May 15th, 2023
Written by Ava Stanski, Rare Books Graduate Assistant
When you ask a bibliophile what their favorite thing about books is, you’re likely to get a variety of answers. Some like the smell of old paper, others like the different designs on the covers, and some enjoy the content of the books more than the books themselves. As a graduate assistant with the West Virginia & Regional History Center’s rare books department, I had the opportunity to indulge my love of books as I sorted and catalogued over 6,000 new acquisitions, courtesy of a recent donation by Jim Presgraves, owner of the bookstore, Bookworm and Silverfish. Throughout the semester, I organized the books based on subject, then figured out what was already in the system. Out of those, I compared the condition of the recently acquired copies to those of the older copies, and decided whether to keep or replace them.
Working so closely with such a wide variety of books – some as much as three hundred years old- allowed me to learn about aspects of books and book-making that I had never considered before. I learned about different binding techniques, the different materials used in the covers, and the different aesthetic choices in cover designs and how they differed from decade to decade. I even learned that many cloth covers were patterned to look like leather, since it was more desirable but less financially sustainable for publishers to use. I also learned that every material, font, and color had a story. For example, green covers from a certain time period had trace amounts of arsenic used in the coloring.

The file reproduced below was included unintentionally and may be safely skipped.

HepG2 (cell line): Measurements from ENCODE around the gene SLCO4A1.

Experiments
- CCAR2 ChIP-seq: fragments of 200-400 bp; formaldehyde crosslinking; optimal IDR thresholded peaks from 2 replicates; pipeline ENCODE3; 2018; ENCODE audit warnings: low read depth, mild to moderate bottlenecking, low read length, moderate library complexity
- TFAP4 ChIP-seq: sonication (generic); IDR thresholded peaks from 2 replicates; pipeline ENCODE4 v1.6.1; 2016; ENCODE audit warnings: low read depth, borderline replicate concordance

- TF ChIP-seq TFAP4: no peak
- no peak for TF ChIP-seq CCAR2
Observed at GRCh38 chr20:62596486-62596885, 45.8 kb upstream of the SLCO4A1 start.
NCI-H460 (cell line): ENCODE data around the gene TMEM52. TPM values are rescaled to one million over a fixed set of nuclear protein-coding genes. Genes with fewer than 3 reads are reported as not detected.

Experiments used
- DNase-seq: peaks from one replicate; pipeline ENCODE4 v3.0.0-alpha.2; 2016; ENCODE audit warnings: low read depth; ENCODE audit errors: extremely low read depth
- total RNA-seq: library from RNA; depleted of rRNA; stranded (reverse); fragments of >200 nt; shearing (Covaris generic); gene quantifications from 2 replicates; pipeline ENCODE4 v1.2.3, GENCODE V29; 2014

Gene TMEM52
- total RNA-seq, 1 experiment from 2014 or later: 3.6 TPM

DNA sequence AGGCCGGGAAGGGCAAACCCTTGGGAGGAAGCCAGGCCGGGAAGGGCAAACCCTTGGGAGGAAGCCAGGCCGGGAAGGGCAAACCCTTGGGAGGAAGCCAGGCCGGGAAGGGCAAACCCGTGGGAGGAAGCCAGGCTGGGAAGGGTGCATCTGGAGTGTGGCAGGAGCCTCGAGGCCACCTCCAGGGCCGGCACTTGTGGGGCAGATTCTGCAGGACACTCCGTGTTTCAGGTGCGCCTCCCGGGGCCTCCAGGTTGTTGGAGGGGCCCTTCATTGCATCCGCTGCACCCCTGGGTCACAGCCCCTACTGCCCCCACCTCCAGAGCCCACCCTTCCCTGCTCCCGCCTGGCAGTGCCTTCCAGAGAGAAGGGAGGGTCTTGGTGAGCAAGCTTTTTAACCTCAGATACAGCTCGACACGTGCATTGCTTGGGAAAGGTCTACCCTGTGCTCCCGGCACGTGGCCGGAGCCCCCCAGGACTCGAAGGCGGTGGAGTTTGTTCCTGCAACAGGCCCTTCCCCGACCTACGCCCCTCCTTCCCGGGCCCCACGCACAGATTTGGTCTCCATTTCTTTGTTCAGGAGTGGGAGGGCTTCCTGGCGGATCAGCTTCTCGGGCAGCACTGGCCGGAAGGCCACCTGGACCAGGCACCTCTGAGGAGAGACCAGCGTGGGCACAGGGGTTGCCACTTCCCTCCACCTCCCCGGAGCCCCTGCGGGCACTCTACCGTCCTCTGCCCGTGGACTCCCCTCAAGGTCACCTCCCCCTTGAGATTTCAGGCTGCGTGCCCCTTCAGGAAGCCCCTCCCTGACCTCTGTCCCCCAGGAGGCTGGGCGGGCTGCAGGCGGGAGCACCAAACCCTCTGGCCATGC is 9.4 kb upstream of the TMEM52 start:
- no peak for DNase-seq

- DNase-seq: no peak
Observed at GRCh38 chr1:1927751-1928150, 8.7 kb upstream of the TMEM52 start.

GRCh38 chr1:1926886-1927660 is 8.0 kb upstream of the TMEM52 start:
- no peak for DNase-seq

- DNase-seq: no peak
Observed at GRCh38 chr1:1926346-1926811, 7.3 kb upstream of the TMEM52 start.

Each book I worked with was unique in its own way, and each one will surely stick with me in the future. Thanks to the assistantship, I’m able to appreciate much more about books than I ever thought possible, as well as contribute to the appreciation of others by sorting them into the History Center’s collection and putting together my own exhibit, made up of several different subjects and categories that I found especially interesting. One shelf contains books on natural history, with detailed gilt designs on the covers and intricate diagrams on the pages. The second shelf holds books in other languages: one mathematics book in French, one book on horse care in German, and one translation and analysis of Herodotus’ work in the original Greek.
The final shelf displays two different decades of books and the differences in the designs that make up the covers. The exhibit, as well as the assistantship itself, was a joy to carry out, and hopefully many others will be able to appreciate everything I love about it.